Humanity is super-stoked about the idea of finding signs of ancient life on Mars. So much so we keep sending increasingly more advanced machines, like, to search for evidence. But we might need to take a much deeper look into the matter, a new study suggests.
A research team led by Rutgers University planetary scientist Lujendra Ojha examined a perplexing problem when it comes to the long-ago habitability of Mars: the paradox of the faint young sun.
The sun wasn't always the perky ball of heat and light we know today. "About 4 billion years ago, the sun was much fainter so the climate of early Mars should have been freezing," Rutgers said in a statement on Wednesday. That's a bit of mystery because we also see lots of signs of water in Mars' past.
Research in recent years has pointed toon the Martian surface and even the presence of wild .
If it were warm and wet, Mars might have been habitable for microbial life. But how do we get meltwater with a faint young sun? The paper from Ojha and his colleagues, published in the journal Science Advances today, addresses this problem.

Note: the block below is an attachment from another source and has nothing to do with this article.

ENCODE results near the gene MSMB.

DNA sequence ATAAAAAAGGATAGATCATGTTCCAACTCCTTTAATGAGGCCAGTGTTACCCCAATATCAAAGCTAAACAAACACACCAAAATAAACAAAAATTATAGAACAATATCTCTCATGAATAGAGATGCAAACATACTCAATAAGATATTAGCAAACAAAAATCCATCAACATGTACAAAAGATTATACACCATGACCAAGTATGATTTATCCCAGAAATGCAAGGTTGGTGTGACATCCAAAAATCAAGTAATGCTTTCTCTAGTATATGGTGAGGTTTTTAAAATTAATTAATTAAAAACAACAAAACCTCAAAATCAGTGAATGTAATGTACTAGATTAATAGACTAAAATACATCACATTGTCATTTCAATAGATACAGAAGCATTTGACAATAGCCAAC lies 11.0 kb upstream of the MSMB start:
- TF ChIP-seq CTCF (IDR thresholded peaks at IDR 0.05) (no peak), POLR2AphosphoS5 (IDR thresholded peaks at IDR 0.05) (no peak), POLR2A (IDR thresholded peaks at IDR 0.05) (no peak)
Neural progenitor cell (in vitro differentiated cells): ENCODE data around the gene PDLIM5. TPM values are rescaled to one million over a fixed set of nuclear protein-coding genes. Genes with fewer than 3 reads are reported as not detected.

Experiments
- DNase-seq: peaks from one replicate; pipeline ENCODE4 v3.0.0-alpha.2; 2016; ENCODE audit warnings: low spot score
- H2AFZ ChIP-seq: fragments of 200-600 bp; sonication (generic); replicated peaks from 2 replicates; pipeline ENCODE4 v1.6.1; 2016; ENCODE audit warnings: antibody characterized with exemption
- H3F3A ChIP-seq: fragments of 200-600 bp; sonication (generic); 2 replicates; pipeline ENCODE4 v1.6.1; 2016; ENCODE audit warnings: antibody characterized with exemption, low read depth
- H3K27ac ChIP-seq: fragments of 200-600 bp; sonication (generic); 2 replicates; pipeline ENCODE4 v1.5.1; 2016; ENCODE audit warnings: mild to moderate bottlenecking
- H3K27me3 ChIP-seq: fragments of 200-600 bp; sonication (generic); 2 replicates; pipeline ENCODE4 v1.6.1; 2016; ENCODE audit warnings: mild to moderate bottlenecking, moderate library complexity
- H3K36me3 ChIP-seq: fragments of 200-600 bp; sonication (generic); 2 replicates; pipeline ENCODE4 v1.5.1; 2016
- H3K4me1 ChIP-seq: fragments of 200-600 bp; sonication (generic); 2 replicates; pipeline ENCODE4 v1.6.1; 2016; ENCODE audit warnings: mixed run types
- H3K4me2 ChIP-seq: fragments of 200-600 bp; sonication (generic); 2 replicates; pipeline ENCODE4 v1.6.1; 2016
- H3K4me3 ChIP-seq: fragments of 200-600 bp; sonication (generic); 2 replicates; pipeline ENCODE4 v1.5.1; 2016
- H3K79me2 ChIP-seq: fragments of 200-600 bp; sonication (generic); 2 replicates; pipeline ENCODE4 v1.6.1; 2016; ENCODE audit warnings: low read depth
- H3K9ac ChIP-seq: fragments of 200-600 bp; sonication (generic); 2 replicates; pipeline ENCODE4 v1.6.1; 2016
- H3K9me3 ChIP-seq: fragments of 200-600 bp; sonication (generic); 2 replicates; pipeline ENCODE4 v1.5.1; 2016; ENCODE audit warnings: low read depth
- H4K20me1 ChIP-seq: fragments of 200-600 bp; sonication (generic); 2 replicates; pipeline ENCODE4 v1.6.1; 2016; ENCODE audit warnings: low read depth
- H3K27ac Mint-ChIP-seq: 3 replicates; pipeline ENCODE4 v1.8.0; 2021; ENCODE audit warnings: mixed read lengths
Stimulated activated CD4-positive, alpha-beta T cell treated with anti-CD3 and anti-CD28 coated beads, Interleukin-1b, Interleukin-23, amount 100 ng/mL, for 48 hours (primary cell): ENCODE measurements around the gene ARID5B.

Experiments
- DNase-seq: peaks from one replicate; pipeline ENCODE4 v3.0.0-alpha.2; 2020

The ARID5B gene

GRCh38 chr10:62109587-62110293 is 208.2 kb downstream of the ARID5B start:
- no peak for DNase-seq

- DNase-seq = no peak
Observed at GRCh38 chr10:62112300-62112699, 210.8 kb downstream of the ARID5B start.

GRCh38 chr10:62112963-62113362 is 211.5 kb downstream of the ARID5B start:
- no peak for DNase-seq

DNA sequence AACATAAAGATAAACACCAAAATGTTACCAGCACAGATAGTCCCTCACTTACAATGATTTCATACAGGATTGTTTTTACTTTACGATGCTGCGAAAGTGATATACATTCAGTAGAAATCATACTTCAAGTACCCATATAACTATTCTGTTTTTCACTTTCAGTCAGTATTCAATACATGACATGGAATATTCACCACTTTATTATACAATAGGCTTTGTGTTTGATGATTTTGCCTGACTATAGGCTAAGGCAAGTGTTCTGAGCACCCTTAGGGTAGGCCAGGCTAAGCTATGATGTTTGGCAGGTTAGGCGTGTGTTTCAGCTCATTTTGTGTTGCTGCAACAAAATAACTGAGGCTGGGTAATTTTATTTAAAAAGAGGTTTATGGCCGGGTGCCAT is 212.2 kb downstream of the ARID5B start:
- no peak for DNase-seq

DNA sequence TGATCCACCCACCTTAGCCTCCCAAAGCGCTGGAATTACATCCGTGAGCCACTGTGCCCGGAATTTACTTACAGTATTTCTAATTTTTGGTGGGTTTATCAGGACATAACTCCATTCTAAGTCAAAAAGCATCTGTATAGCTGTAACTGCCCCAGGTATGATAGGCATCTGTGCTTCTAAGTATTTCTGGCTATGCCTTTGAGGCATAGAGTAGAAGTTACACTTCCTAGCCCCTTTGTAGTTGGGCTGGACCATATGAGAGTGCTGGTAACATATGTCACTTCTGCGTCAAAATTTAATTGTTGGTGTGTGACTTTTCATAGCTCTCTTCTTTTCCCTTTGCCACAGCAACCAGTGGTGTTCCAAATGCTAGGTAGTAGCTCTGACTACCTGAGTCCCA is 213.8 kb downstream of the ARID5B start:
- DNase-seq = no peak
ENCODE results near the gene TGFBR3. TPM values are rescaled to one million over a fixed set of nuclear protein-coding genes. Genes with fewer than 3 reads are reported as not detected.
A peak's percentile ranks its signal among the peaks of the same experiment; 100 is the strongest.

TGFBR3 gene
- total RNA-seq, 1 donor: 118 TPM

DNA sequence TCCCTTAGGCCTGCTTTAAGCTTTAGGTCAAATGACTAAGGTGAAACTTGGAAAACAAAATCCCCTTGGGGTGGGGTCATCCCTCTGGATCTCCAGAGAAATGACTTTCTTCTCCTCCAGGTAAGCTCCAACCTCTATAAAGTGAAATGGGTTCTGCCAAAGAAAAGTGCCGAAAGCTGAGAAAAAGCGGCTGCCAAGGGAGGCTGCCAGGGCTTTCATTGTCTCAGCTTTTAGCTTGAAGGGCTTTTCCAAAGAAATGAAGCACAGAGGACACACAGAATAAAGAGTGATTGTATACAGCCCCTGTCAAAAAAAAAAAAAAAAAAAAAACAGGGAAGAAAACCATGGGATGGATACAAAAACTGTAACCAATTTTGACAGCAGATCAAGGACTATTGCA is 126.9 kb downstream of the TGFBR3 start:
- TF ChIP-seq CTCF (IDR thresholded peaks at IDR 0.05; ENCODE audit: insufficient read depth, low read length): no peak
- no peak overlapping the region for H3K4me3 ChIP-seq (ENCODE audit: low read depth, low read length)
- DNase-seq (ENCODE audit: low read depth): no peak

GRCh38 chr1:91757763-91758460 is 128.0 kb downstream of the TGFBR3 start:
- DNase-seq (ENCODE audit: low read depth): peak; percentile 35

"I and my co-authors propose that the faint young sun paradox may be reconciled, at least partly, if Mars had high geothermal heat in its past," Ojha said. This is a phenomenon seen on Earth where decaying elements produce heat that can melt ice sheets from below. If Mars experienced similar conditions, that could explain liquid water despite the faint sun.
The study shows that ancient Mars would have been ripe for this sort of heating action 4 billion years ago, but the planet's surface wouldn't have remained very friendly for liquid water thanks to a thin atmosphere and increasingly colder temperatures. "Therefore, life, if it ever originated on Mars, may have followed liquid water to progressively greater depths," Rutgers said.
"At such depths, life could have been sustained by hydrothermal (heating) activity and rock-water reactions," Ojha said. "So, the subsurface may represent the longest-lived habitable environment on Mars."
Our knowledge of Mars and its lineage of water has been expanding at a rapid clip. Recent studies have pointed to.
Rovers will continue to scour the Martian surface for hints of ancient life, but we may one day want to peer deeper under the planet's skin to fully understand its history of habitability.